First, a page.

Rich people in rich countries are continuing to accumulate vast shares of global wealth.
The numbers on global inequality are in —and they’re astounding.
According to a new report on global finance released Tuesday, the richest 1% of the population owns over half over the world’s wealth.
That comes out to about $140 trillion sitting in the pockets of the ultra wealthy, while over 3.5 billion people living on less than $10,000 per year own only about 2.7% of global wealth.
Released by the banking and research institution Credit Suisse, the 2017 Global Wealth Report paints a picture economic growth occurring across the world, with many of the gains being concentrated in the hands of wealthy individuals living in wealthy countries.
Since 2000, over 23 million people became millionaires, with the vast majority of them in high-income countries. Over 60% of the world’s millionaires reside in the US and Europe. The number of ultra-high-net-worth individuals, owning more than $50 million, grew by 13% in the last year.
The dramatic rise in the number of the ultra wealthy has been steady since the recovery from the 2008 economic crisis. Over 70% of these individuals live in the US and Europe.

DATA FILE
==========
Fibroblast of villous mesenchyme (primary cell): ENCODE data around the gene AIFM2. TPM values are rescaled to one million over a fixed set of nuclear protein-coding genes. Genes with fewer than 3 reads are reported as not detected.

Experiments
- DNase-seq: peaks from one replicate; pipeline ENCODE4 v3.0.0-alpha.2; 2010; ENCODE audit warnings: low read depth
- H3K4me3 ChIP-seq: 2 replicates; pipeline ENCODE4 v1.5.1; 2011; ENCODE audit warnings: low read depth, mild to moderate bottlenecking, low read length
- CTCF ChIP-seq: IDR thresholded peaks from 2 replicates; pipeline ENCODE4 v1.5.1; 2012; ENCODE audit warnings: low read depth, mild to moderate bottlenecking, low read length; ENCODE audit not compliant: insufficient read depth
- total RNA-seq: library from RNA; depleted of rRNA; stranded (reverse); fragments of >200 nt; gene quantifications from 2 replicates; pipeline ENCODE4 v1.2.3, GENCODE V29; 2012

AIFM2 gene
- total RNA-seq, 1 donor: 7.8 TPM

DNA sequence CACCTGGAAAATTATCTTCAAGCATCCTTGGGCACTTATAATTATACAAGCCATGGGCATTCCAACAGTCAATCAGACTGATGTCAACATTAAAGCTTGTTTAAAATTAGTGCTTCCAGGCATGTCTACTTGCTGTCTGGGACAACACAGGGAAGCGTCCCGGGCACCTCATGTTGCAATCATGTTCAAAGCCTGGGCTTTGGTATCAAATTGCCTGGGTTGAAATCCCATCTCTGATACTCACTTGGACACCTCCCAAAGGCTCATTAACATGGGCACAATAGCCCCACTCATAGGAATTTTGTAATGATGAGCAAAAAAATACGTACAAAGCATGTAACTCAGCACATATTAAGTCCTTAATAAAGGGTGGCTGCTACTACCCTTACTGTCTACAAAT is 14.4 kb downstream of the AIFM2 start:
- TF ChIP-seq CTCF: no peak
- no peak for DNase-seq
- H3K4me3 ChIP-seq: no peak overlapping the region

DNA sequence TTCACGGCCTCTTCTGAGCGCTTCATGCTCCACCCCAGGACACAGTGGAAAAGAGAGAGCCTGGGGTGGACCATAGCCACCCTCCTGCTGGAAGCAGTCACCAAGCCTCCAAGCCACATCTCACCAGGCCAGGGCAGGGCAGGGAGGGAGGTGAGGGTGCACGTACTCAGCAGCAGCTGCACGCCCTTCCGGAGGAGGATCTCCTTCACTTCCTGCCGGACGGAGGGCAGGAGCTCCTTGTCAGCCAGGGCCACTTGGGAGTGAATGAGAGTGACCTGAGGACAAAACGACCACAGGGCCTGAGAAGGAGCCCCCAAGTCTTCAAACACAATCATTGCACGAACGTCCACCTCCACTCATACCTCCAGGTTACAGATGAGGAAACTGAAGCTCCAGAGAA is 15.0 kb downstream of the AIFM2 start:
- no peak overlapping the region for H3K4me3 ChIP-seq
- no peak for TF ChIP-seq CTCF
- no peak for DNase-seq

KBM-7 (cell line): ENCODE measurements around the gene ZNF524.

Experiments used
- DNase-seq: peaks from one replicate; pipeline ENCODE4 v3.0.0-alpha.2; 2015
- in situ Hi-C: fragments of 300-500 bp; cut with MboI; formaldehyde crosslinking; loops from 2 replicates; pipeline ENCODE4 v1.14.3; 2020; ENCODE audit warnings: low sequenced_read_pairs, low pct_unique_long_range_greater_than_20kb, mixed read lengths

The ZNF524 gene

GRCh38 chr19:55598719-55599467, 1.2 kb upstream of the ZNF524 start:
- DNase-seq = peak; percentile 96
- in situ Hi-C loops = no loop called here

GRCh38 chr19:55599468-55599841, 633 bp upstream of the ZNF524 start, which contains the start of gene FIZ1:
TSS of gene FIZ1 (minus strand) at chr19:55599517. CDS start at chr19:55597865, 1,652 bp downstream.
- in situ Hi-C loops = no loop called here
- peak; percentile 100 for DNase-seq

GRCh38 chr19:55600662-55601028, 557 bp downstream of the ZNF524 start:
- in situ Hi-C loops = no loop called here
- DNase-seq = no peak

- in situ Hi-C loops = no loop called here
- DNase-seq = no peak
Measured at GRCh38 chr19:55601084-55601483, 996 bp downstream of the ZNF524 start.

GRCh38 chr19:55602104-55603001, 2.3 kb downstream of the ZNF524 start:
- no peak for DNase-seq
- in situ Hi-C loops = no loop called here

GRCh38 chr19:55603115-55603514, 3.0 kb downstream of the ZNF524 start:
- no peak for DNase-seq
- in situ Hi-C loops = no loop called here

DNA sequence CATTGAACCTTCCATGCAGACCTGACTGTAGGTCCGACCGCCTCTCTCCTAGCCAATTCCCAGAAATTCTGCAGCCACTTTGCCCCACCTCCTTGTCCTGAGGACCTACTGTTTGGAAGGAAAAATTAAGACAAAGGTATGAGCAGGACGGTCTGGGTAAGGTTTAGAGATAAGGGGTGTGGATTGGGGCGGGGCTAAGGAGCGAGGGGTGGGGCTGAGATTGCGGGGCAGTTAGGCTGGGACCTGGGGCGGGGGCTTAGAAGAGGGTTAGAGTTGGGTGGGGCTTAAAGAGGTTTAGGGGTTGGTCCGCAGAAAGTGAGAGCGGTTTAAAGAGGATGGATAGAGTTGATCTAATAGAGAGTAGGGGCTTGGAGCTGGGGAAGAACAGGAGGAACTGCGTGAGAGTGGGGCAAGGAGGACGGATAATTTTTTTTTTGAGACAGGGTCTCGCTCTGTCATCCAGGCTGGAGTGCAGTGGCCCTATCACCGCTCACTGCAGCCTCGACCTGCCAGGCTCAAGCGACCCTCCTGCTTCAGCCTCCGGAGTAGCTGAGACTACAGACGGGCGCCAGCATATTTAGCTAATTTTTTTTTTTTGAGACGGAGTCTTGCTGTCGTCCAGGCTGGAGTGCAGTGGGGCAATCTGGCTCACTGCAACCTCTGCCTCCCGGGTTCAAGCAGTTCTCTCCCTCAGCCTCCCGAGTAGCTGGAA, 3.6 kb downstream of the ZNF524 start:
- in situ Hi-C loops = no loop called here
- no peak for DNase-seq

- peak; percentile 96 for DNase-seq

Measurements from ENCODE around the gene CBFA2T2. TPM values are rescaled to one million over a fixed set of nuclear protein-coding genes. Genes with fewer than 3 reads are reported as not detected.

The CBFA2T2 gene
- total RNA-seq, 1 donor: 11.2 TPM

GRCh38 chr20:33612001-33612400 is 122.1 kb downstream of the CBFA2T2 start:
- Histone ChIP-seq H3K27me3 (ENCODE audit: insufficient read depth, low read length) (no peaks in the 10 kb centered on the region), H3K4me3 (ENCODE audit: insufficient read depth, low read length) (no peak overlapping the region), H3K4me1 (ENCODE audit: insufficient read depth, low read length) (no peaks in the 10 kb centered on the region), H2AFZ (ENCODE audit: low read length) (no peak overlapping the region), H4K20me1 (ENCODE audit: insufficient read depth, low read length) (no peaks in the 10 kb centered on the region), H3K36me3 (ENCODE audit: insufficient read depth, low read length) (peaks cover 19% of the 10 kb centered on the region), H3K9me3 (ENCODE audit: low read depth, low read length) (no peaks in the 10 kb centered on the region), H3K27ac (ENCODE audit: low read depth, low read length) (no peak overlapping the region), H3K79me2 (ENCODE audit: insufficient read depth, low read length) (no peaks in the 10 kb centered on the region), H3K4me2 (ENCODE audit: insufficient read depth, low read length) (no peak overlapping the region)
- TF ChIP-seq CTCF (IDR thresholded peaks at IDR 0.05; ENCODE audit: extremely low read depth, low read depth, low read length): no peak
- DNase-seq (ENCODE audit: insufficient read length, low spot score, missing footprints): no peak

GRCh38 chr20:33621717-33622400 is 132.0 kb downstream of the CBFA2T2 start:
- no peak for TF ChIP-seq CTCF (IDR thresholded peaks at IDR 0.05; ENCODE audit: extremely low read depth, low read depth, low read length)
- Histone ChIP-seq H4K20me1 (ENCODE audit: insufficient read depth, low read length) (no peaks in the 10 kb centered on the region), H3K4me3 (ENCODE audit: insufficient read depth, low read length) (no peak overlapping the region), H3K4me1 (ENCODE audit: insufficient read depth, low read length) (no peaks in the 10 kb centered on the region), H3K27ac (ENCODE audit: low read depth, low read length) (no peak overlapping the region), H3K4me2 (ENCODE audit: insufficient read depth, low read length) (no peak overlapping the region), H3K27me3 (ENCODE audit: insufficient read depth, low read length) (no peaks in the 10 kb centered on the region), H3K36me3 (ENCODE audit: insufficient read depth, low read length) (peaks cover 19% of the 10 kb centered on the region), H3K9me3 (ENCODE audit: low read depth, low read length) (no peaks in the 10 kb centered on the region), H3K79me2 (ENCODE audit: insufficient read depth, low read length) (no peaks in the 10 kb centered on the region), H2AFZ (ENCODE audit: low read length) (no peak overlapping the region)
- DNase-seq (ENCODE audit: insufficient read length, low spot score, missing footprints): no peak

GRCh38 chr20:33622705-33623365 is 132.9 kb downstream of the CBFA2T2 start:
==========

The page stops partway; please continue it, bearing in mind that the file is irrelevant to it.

Meanwhile, in low-income countries, up to 90% of people own less than $10,000 of assets, as is the case in many African countries and India.
Those who fit into this poorest category of having less than $10,000 account for an astonishing 70% of the entire world’s population.
“In some low-income countries in Africa, the percentage of the population in this wealth group is close to 100%,” the report reads. “For many residents of low-income countries, life membership of the base tier is the norm rather than the exception.”
The report found that the average personal wealth of adults across the world came out to $56,540, but this number is skewed by a few ultra wealthy individuals, and is not representative of the majority of people. Although numbers indicate average wealth rose 4.9% over the last year, these gains are in most cases not trickling down to the masses.
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The United Nations reports that income inequality is often accompanied by similar inequalities in access to education, health services, and other basic needs.
The organization’s website on global inequality notes that increasing global wealth will not be enough to eliminate poverty across the world.
“There is growing consensus that economic growth is not sufﬁcient to reduce poverty if it is not inclusive and if it does not involve the three dimensions of sustainable development – economic, social and environmental,”
“To reduce inequality, policies should be universal in principle paying attention to the needs of disadvantaged and marginalized populations.”